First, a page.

The latest Intergovernmental Fintech Working Group (IFWG) report highlights that increasing cyber threats present a material obstacle to the progress possible through technological advancements.
According to Danny Myburgh, Association of Certified Fraud Examiners’ Cyber Forensic Forum for South Africa, the most dominant types of cyber threats encountered are a combination of computer incidents and fraud. These include:
|1.||Business email compromise – where attackers compromise a person’s online mail account and change account details.|
|2.||Ransomware – the current the biggest cyber threat to an organisation.|
|3.||Illegal access or hacking – often a result of weak password controls.|
The World Economic Forum’s Centre for Cybersecurity also reported that the global economic loss due to cybercrime is predicted to reach a staggering USD 3 trillion by 2020.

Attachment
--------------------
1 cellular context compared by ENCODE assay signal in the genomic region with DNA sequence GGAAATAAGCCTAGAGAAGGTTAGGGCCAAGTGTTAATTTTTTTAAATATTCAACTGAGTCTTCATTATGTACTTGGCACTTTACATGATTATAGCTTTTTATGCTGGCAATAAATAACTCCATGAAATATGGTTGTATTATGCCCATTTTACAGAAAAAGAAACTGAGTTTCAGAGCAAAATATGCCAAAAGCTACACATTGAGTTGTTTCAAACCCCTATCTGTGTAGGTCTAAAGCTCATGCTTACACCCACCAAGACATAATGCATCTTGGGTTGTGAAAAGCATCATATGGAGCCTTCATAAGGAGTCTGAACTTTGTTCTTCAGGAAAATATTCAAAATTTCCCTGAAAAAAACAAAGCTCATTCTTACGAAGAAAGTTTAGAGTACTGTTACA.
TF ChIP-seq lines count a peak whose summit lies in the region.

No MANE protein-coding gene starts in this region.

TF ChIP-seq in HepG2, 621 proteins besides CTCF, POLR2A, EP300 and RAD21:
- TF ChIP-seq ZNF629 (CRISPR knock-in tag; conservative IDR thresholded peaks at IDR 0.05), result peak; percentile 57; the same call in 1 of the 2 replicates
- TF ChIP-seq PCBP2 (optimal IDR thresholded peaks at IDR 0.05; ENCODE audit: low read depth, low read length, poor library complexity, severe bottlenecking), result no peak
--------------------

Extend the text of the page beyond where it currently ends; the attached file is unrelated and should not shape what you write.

In South Africa, customer information is ranked by financial institutions as the top most valuable information to cyber criminals, followed by financial information and strategic plans. Data-related risk is therefore viewed by financial institutions as the main threat to anticipate. As a result, financial institutions clearly recognise the risk of cybersecurity threats.
From the workshop discussions, it is evident that there are various options that financial institutions can apply to prevent cyber breaches. However, the success of these methods can be enhanced by some key principles, including:
|●||Continuous insight versus spot check-audits;|
|●||A reality versus hypothetical view;|
|●||Control frameworks that correspond to the modern threat landscape; and|
|●||Translating cyber risk to a language that the board will appreciate and can act upon.|
Furthermore, government and regulators play an important role in helping the private sector prepare for and prevent cyberattacks.
As it is summarised in the report shows – “prevention is better than a cure”.
Click here to read the detail in the Fintech Working Group (IFWG) report.